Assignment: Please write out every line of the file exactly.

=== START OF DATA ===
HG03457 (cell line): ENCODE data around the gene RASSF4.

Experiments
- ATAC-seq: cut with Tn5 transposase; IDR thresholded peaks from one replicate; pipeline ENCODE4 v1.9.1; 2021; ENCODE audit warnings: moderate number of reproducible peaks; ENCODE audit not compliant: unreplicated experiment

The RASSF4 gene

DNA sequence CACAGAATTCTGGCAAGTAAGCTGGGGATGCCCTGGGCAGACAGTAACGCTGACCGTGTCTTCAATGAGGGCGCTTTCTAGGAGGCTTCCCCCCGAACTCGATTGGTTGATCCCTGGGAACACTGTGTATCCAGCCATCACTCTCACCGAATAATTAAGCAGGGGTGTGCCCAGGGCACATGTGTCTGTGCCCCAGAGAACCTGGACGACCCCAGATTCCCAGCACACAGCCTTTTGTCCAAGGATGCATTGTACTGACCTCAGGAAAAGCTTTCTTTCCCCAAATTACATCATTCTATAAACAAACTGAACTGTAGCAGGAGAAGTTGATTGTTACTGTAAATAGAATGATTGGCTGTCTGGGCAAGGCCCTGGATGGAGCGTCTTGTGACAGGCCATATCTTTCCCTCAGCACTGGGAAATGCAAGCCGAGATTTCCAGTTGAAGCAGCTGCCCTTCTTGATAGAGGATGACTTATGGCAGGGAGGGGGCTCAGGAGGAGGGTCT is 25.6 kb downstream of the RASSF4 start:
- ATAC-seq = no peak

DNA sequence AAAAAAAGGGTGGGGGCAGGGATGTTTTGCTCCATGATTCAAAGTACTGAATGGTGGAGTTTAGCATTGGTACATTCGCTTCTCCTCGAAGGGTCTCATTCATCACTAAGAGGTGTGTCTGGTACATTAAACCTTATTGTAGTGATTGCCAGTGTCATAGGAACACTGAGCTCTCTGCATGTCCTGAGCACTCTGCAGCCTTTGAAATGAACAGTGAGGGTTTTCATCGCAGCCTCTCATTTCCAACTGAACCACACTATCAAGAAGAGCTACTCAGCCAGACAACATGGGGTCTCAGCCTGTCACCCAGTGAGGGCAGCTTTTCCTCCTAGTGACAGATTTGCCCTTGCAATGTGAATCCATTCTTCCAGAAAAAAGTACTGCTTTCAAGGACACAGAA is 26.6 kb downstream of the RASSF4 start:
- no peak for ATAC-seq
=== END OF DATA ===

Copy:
HG03457 (cell line): ENCODE data around the gene RASSF4.

Experiments
- ATAC-seq: cut with Tn5 transposase; IDR thresholded peaks from one replicate; pipeline ENCODE4 v1.9.1; 2021; ENCODE audit warnings: moderate number of reproducible peaks; ENCODE audit not compliant: unreplicated experiment

The RASSF4 gene

DNA sequence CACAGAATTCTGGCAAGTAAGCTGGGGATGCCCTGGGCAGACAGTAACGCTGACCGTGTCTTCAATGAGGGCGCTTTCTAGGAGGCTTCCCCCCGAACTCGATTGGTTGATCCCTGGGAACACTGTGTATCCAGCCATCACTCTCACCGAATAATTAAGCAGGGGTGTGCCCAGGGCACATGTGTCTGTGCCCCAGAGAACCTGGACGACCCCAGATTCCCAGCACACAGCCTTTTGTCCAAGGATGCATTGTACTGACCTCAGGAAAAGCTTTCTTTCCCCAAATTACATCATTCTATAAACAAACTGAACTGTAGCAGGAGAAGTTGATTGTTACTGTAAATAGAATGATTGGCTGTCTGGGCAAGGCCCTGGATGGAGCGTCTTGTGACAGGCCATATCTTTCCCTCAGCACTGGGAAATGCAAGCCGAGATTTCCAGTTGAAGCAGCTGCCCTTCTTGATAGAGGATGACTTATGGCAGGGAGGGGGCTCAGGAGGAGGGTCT is 25.6 kb downstream of the RASSF4 start:
- ATAC-seq = no peak

DNA sequence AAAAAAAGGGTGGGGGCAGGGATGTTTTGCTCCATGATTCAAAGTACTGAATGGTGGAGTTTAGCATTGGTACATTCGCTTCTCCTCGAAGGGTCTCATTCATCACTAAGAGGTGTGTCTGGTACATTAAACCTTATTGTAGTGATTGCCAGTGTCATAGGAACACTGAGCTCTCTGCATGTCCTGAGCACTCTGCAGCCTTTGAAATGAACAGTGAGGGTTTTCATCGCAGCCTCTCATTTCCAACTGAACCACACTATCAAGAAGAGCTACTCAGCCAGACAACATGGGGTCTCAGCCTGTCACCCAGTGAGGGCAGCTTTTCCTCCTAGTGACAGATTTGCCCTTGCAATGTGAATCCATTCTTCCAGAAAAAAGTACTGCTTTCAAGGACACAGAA is 26.6 kb downstream of the RASSF4 start:
- no peak for ATAC-seq